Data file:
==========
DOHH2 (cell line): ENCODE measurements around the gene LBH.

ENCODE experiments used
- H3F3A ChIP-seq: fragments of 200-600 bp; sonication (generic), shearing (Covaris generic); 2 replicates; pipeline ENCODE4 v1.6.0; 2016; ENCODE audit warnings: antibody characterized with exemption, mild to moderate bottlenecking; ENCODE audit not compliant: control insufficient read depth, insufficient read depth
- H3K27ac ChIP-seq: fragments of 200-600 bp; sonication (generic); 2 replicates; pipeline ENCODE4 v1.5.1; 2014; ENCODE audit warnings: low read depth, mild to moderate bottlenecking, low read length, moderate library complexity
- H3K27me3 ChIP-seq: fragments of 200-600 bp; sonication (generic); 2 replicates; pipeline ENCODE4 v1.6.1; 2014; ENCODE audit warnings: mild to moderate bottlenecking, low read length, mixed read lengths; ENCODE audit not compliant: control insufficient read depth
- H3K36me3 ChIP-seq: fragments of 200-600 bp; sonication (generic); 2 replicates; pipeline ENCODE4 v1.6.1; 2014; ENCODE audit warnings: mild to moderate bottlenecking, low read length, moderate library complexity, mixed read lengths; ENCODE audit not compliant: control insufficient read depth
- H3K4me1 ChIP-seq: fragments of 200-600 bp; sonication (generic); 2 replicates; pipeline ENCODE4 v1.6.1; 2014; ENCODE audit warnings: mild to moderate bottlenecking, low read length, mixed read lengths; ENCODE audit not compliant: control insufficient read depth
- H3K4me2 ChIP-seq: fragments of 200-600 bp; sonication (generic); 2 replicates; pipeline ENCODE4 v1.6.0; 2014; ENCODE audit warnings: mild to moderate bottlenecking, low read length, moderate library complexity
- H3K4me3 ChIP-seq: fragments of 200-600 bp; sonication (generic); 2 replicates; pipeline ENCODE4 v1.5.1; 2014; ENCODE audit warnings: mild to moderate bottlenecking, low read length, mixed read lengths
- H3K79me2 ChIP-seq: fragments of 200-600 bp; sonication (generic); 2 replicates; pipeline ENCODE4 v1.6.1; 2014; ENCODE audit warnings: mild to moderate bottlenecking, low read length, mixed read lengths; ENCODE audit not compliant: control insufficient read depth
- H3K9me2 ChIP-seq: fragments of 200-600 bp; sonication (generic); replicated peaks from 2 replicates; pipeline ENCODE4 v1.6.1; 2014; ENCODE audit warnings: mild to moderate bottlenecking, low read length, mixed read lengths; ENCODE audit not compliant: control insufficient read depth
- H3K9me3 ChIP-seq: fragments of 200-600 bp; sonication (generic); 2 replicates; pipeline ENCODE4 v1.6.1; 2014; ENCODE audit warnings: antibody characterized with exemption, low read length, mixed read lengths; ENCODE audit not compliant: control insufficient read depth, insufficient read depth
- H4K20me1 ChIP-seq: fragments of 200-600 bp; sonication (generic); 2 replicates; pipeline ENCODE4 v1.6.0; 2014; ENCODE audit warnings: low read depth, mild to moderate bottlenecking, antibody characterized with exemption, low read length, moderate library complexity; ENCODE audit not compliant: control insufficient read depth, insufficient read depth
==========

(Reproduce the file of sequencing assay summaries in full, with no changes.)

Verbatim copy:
DOHH2 (cell line): ENCODE measurements around the gene LBH.

ENCODE experiments used
- H3F3A ChIP-seq: fragments of 200-600 bp; sonication (generic), shearing (Covaris generic); 2 replicates; pipeline ENCODE4 v1.6.0; 2016; ENCODE audit warnings: antibody characterized with exemption, mild to moderate bottlenecking; ENCODE audit not compliant: control insufficient read depth, insufficient read depth
- H3K27ac ChIP-seq: fragments of 200-600 bp; sonication (generic); 2 replicates; pipeline ENCODE4 v1.5.1; 2014; ENCODE audit warnings: low read depth, mild to moderate bottlenecking, low read length, moderate library complexity
- H3K27me3 ChIP-seq: fragments of 200-600 bp; sonication (generic); 2 replicates; pipeline ENCODE4 v1.6.1; 2014; ENCODE audit warnings: mild to moderate bottlenecking, low read length, mixed read lengths; ENCODE audit not compliant: control insufficient read depth
- H3K36me3 ChIP-seq: fragments of 200-600 bp; sonication (generic); 2 replicates; pipeline ENCODE4 v1.6.1; 2014; ENCODE audit warnings: mild to moderate bottlenecking, low read length, moderate library complexity, mixed read lengths; ENCODE audit not compliant: control insufficient read depth
- H3K4me1 ChIP-seq: fragments of 200-600 bp; sonication (generic); 2 replicates; pipeline ENCODE4 v1.6.1; 2014; ENCODE audit warnings: mild to moderate bottlenecking, low read length, mixed read lengths; ENCODE audit not compliant: control insufficient read depth
- H3K4me2 ChIP-seq: fragments of 200-600 bp; sonication (generic); 2 replicates; pipeline ENCODE4 v1.6.0; 2014; ENCODE audit warnings: mild to moderate bottlenecking, low read length, moderate library complexity
- H3K4me3 ChIP-seq: fragments of 200-600 bp; sonication (generic); 2 replicates; pipeline ENCODE4 v1.5.1; 2014; ENCODE audit warnings: mild to moderate bottlenecking, low read length, mixed read lengths
- H3K79me2 ChIP-seq: fragments of 200-600 bp; sonication (generic); 2 replicates; pipeline ENCODE4 v1.6.1; 2014; ENCODE audit warnings: mild to moderate bottlenecking, low read length, mixed read lengths; ENCODE audit not compliant: control insufficient read depth
- H3K9me2 ChIP-seq: fragments of 200-600 bp; sonication (generic); replicated peaks from 2 replicates; pipeline ENCODE4 v1.6.1; 2014; ENCODE audit warnings: mild to moderate bottlenecking, low read length, mixed read lengths; ENCODE audit not compliant: control insufficient read depth
- H3K9me3 ChIP-seq: fragments of 200-600 bp; sonication (generic); 2 replicates; pipeline ENCODE4 v1.6.1; 2014; ENCODE audit warnings: antibody characterized with exemption, low read length, mixed read lengths; ENCODE audit not compliant: control insufficient read depth, insufficient read depth
- H4K20me1 ChIP-seq: fragments of 200-600 bp; sonication (generic); 2 replicates; pipeline ENCODE4 v1.6.0; 2014; ENCODE audit warnings: low read depth, mild to moderate bottlenecking, antibody characterized with exemption, low read length, moderate library complexity; ENCODE audit not compliant: control insufficient read depth, insufficient read depth